All the evidence now made sense, and we knew we had stumbled upon something very interesting!
|Team members (from left) Kyrre N. Sjøbæk, Carl A. Lindstrøm, Erik Adli (principal investigator), Martin Meisel, and Lucas Schaper in the CLEAR control room.
Image Credit: Wilfrid Farabolini / CLEAR User Facility.
What they stumbled upon—and then demonstrated theoretically and experimentally—is that the troublesome aberration caused by active plasma lensing completely disappears if you fill the tube with argon instead of helium, the traditional choice. After doing some experimental and theoretical analysis, here’s the simple reason they think this is the case: Heat transfer happens slower in heavier gases than in light gases. Argon is much heavier than helium. In argon, they think, the heat transfer happens slow enough that the aberration just doesn’t have enough time to form.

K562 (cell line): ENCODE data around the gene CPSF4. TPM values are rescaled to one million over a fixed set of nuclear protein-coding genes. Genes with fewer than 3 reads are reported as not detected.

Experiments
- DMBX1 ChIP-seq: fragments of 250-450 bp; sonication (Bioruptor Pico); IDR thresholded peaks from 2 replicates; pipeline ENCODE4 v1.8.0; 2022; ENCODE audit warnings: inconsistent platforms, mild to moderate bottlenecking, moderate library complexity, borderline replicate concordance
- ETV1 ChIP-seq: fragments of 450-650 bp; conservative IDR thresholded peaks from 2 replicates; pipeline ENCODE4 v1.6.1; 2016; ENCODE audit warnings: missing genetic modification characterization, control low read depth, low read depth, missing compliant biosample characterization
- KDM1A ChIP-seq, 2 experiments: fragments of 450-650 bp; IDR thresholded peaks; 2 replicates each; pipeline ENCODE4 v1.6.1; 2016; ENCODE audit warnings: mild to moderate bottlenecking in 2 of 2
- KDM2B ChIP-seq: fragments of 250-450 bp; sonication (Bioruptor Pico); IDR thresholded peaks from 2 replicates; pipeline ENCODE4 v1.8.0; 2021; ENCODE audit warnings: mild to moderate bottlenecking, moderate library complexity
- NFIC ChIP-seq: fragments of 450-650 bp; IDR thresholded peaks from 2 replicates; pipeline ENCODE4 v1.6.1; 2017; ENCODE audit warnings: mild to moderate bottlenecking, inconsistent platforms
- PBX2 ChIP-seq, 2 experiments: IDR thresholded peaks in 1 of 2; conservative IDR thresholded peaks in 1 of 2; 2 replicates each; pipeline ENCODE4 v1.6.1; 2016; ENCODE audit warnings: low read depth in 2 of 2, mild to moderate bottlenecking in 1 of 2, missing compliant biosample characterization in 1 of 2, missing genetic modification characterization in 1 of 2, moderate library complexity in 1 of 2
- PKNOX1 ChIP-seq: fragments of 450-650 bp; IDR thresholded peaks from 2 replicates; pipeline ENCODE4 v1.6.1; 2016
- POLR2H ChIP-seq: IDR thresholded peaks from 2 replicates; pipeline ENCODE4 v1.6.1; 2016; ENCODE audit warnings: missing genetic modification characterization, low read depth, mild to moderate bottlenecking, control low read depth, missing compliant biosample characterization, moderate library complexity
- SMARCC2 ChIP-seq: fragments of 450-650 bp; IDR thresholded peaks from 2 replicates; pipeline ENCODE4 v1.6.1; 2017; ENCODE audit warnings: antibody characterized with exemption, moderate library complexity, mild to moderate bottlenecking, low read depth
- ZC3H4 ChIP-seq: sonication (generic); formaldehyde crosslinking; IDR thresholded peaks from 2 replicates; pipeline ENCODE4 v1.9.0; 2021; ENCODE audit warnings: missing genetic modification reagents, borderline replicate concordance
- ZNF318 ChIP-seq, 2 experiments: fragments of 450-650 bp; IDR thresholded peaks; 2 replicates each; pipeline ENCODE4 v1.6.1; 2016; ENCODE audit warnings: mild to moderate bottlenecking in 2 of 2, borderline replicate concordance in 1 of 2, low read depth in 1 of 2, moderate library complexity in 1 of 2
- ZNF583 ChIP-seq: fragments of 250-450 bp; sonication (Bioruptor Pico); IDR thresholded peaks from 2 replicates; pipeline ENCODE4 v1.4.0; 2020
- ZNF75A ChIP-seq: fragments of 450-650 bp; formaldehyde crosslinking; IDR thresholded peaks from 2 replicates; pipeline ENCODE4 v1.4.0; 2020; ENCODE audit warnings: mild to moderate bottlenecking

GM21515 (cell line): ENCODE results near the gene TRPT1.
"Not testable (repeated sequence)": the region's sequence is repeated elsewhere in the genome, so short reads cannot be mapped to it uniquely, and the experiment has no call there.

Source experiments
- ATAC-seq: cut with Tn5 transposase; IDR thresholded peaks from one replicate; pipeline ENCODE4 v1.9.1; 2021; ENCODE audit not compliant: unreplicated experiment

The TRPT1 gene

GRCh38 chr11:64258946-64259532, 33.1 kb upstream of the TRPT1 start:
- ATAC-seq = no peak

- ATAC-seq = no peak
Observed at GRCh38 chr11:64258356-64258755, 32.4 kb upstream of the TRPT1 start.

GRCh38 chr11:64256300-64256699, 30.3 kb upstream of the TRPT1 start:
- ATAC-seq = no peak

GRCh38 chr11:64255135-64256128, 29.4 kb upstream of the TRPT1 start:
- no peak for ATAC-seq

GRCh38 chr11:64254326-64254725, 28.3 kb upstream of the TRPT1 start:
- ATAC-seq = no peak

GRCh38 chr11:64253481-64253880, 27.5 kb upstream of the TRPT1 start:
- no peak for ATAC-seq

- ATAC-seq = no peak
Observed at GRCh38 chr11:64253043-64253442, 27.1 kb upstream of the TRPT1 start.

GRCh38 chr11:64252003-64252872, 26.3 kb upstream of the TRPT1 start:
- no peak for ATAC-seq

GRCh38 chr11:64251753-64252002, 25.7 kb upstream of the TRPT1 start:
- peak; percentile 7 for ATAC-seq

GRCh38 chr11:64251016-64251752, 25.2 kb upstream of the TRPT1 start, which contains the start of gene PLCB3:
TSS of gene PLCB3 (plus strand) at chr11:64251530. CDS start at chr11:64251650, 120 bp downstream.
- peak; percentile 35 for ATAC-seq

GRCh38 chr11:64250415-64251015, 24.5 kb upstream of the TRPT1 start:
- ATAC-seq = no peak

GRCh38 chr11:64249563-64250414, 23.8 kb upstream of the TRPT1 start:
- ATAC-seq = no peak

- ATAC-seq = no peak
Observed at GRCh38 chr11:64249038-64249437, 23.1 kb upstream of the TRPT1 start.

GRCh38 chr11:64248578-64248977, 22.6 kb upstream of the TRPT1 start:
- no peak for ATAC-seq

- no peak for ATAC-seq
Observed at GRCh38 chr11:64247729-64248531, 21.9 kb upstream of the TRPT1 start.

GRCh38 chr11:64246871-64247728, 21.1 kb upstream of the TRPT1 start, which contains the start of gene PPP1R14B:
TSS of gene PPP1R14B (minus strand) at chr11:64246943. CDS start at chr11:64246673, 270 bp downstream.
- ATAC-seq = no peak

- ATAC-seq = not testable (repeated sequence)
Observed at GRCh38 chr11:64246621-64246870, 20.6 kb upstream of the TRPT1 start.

This discovery means that researchers can now design higher-quality plasma lenses and, as a result, better focusing systems for small accelerators. This is great news for researchers—and really, for all of us, since we’d all benefit from greater access to particle accelerators. It also highlights how important it is to get your hands dirty.
“I find it incredible—and very inspiring—how much you can learn and discover from simply doing the experiment,” says Lindstrøm. “We set out to do a relatively straightforward measurement of a ‘known’ effect, and ended up finding a solution to the problem by chance. You can’t always expect a discovery, but if you don’t do the experiment, you definitely won’t learn anything new,” he says.